User table compared to orders table

Apply secondary indexes

It is a best practice to apply secondary indexes to Cloud Spanner tables after you load the data. Now that replication is working, you set up a secondary index to speed up queries. Like Cloud Spanner tables, Cloud Spanner secondary indexes are fully consistent. They are not eventually consistent, which is common in many NoSQL databases. This feature can help simplify your app design

Run a query that doesn't use any indexes. You are looking for the top N occurrences, given a particular column value. This is a common query in Amazon DynamoDB for database efficiency.

  1. Go to Cloud Spanner.

    GO TO Cloud Spanner

  2. Click QUERY.

    Query button

  3. In the Query field, enter the following query, and then click Run query.

    SELECT Username,PointsEarned FROM Migration
      WHERE Subscribed=true AND
      ReminderDate > DATE_SUB(DATE(current_timestamp()), INTERVAL 3 DAY)
    

    After the query runs, click Explanation and take note of the Rows scanned versus Rows returned. Without an index, Cloud Spanner scans the entire table to return a small subset of data that matches the query.

    Rows scanned compared to rows returned

  4. If this represents a commonly occurring query, create a composite index on the Subscribed and ReminderDate columns. In the Cloud Spanner console, click Create Index.

  5. Click to turn on Edit as Text.

  6. In the DDL statements, enter the index definition.

    CREATE INDEX SubscribedDate
    ON Migration (
      Subscribed,
      ReminderDate
    )
    
  7. To begin building the database in the background, click Create.

    Schema update in progress

  8. After the index is created, run the query again and add the index.

    SELECT Username,PointsEarned FROM
    Migration@{FORCE_INDEX=SubscribedDate}
      WHERE Subscribed=true AND
      ReminderDate > DATE_SUB(DATE(current_timestamp()), INTERVAL 3 DAY)
    

    Examine the query explanation again. Notice that the number of Rows scanned has decreased. The Rows returned at each step matches the number returned by the query.

    Explanation of query

Interleaved indexes

You can set up interleaved indexes in Cloud Spanner. The secondary indexes discussed in the previous section are at the root of the database hierarchy, and they use indexes the same way as a conventional database. An interleaved index is within the context of its interleaved row. See index options for more details about where to apply interleaved indexes.

Adjusting for your data model

In order to adapt the migration portion of this tutorial to your own situation, modify your Apache Beam source files. It is important that you don't change the source schema during the actual migration window, otherwise you can lose data.

  1. To parse incoming JSON and build mutations, use GSON. Adjust the JSON definition to match your data.

    public static class Item implements Serializable {
        private Username Username;
        private PointsEarned PointsEarned;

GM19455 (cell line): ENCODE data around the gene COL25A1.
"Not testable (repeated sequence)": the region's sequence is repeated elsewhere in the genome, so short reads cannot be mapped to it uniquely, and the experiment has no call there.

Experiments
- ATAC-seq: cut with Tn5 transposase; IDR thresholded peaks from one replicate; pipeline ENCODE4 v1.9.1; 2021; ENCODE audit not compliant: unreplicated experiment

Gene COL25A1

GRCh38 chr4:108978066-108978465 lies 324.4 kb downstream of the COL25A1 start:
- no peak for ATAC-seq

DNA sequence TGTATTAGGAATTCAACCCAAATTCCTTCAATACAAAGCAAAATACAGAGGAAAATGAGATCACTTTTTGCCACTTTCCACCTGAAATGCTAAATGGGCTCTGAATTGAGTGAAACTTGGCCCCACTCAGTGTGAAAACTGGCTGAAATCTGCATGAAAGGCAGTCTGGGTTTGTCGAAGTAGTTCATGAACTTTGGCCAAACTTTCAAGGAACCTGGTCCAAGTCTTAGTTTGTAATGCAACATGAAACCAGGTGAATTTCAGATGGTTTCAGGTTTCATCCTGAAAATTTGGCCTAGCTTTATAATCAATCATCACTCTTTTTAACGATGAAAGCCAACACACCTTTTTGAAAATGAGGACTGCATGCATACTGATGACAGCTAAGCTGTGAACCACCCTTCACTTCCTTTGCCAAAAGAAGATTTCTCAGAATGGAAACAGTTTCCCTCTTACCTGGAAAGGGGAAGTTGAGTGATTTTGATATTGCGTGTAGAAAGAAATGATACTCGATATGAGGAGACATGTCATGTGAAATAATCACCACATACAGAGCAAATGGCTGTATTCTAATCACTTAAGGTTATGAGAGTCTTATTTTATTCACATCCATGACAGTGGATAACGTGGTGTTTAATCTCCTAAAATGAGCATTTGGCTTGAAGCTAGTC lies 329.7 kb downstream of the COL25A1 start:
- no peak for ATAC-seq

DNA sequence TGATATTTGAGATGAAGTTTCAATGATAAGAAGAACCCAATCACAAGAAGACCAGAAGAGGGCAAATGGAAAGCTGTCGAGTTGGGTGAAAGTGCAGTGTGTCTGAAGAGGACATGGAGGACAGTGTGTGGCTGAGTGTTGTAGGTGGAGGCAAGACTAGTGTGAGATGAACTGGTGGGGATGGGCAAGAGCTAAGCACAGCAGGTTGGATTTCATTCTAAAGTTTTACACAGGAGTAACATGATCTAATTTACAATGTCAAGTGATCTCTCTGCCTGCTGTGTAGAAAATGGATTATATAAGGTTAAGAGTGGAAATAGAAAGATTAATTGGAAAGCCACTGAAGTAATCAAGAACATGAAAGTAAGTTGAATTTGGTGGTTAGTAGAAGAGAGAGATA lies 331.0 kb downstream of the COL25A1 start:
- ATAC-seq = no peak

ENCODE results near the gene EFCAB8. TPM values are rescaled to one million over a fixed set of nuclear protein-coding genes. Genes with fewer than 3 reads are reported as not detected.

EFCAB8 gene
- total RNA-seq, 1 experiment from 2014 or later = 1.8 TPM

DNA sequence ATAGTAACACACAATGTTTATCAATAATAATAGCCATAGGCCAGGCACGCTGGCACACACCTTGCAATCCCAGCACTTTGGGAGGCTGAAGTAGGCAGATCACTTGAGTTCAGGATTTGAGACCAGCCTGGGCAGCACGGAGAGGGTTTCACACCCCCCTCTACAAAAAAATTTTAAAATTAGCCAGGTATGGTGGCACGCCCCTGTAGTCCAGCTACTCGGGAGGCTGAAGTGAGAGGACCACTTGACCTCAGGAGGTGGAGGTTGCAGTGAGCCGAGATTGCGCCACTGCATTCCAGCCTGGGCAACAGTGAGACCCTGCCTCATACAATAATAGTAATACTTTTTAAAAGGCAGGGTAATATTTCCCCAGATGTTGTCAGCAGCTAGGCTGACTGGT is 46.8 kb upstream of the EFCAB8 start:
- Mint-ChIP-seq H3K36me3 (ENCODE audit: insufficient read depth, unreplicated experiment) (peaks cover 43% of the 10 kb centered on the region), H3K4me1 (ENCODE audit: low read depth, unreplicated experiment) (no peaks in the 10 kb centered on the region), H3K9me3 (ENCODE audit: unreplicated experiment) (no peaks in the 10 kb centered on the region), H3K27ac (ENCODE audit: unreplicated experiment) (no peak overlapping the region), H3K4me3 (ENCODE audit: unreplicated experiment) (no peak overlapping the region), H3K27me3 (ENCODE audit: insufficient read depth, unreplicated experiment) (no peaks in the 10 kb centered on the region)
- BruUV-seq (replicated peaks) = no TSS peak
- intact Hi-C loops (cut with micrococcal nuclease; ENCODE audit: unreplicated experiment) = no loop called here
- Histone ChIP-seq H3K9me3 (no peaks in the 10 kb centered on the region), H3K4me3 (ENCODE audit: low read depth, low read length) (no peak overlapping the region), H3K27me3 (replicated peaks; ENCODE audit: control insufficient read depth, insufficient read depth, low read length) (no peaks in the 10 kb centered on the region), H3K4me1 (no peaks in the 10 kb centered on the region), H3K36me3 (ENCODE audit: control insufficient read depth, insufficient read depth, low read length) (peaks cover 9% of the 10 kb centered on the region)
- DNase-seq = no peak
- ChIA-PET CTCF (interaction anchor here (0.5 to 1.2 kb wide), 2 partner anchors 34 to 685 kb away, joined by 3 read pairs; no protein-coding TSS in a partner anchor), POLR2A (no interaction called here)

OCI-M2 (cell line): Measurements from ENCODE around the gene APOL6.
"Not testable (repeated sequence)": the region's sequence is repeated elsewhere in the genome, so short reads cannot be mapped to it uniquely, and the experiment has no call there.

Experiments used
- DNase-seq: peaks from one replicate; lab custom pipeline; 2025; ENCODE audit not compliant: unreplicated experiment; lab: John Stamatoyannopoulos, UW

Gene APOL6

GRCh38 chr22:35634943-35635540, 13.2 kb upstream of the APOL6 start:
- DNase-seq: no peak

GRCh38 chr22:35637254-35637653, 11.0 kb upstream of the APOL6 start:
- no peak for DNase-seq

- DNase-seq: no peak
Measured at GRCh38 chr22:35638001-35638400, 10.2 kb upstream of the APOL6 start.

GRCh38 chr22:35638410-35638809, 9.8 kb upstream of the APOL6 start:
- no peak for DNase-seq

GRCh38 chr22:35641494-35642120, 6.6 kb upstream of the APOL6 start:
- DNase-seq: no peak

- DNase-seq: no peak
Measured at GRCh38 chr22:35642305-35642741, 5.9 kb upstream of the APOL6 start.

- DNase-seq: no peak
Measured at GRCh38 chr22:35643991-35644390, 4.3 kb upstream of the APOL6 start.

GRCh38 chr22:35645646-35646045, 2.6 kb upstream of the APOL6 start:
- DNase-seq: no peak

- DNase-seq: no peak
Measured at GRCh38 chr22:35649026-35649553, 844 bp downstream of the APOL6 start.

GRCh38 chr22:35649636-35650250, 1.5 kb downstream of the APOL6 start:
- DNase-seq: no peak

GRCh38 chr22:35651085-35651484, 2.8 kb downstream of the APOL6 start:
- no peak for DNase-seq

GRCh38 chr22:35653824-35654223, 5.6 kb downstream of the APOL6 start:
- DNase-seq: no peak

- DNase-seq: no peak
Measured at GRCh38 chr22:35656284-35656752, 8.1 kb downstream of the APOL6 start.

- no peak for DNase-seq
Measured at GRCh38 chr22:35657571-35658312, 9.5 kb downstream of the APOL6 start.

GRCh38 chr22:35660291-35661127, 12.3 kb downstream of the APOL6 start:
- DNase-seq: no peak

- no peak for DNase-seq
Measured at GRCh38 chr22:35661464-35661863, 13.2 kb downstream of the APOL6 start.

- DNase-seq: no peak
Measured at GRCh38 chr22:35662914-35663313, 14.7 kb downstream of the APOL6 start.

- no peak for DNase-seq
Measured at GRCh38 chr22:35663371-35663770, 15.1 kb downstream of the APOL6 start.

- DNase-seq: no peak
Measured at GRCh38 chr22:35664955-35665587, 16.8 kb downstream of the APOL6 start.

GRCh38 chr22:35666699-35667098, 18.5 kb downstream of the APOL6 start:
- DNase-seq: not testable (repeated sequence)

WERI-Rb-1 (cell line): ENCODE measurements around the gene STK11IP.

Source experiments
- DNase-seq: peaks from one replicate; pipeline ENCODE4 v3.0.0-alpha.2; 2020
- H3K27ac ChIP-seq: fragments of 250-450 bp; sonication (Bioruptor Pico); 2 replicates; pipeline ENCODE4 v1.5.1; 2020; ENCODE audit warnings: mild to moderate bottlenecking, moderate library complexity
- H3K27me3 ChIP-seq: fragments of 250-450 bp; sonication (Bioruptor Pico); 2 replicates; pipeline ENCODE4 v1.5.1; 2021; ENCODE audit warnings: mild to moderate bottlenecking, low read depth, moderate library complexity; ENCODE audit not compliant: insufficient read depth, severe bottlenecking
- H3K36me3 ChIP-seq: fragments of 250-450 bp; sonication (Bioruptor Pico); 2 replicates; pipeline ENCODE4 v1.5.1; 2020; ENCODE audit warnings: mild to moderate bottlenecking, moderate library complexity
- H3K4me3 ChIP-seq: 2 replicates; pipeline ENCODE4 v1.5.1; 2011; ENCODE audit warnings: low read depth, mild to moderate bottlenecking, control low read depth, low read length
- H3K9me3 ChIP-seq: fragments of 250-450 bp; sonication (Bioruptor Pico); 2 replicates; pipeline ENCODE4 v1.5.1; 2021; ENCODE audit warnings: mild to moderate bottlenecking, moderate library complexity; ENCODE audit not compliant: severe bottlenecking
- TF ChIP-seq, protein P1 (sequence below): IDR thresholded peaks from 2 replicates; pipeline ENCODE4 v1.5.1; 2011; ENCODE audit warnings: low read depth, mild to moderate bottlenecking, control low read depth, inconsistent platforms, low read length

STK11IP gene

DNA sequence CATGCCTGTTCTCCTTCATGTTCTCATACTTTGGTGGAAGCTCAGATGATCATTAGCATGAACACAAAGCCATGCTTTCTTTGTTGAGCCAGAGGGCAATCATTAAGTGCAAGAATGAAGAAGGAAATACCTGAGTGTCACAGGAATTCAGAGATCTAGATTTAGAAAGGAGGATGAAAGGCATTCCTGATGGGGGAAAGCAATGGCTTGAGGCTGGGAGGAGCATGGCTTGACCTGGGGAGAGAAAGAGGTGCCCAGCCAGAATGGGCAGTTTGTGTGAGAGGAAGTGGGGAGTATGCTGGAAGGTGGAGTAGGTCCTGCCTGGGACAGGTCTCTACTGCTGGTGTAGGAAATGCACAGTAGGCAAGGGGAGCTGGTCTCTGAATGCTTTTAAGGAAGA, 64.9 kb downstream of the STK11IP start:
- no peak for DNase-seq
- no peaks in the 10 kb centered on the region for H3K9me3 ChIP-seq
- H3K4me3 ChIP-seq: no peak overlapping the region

private Subscribed Subscribed;
        private ReminderDate ReminderDate;
        private Zipcode Zipcode;
    
    }
    
    public static class Username implements Serializable {
        private String s;
    
    }
    
    public static class PointsEarned implements Serializable {
        private String n;
    
    }
    
    public static class Subscribed implements Serializable {
        private String bOOL;
    
    }
    
    public static class ReminderDate implements Serializable {
        private String s;
    
    }
    
    public static class Zipcode implements Serializable {
        private String n;
    
    }
  2. Adjust the corresponding JSON mapping.

    mutation.set("Username").to(item.Username.s);
    
    Optional.ofNullable(item.Zipcode).ifPresent(x->{
        mutation.set("Zipcode").to(Integer.parseInt(x.n));
    });
    
    Optional.ofNullable(item.Subscribed).ifPresent(x->{
        mutation.set("Subscribed").to(Boolean.parseBoolean(x.bOOL));
    });
    
    Optional.ofNullable(item.ReminderDate).ifPresent(x->{
        mutation.set("ReminderDate").to(Date.parseDate(x.s));
    });
    
    Optional.ofNullable(item.PointsEarned).ifPresent(x->{
        mutation.set("PointsEarned").to(Integer.parseInt(x.n));
    });

In the previous steps, you modified the Apache Beam source code for bulk import. Modify the source code for the streaming part of the pipeline in a similar manner. Finally, adjust the table creation scripts, schemas, and indexes of your Cloud Spanner target database.

Cleaning up

To avoid incurring charges to your Google Cloud Platform account for the resources used in this tutorial:

Delete the project

  1. In the GCP Console, go to the Projects page.

    Go to the Projects page

  2. In the project list, select the project you want to delete and click Delete .
  3. In the dialog, type the project ID, and then click Shut down to delete the project.

Delete AWS resources

If your AWS account is used outside of this tutorial, use caution when you delete the following resources:

  1. Delete the DynamoDB table called Migration.
  2. Delete the Amazon S3 bucket and Lambda function that you created during the migration steps.
  3. Finally, delete the AWS IAM user that you created during this tutorial.

What's next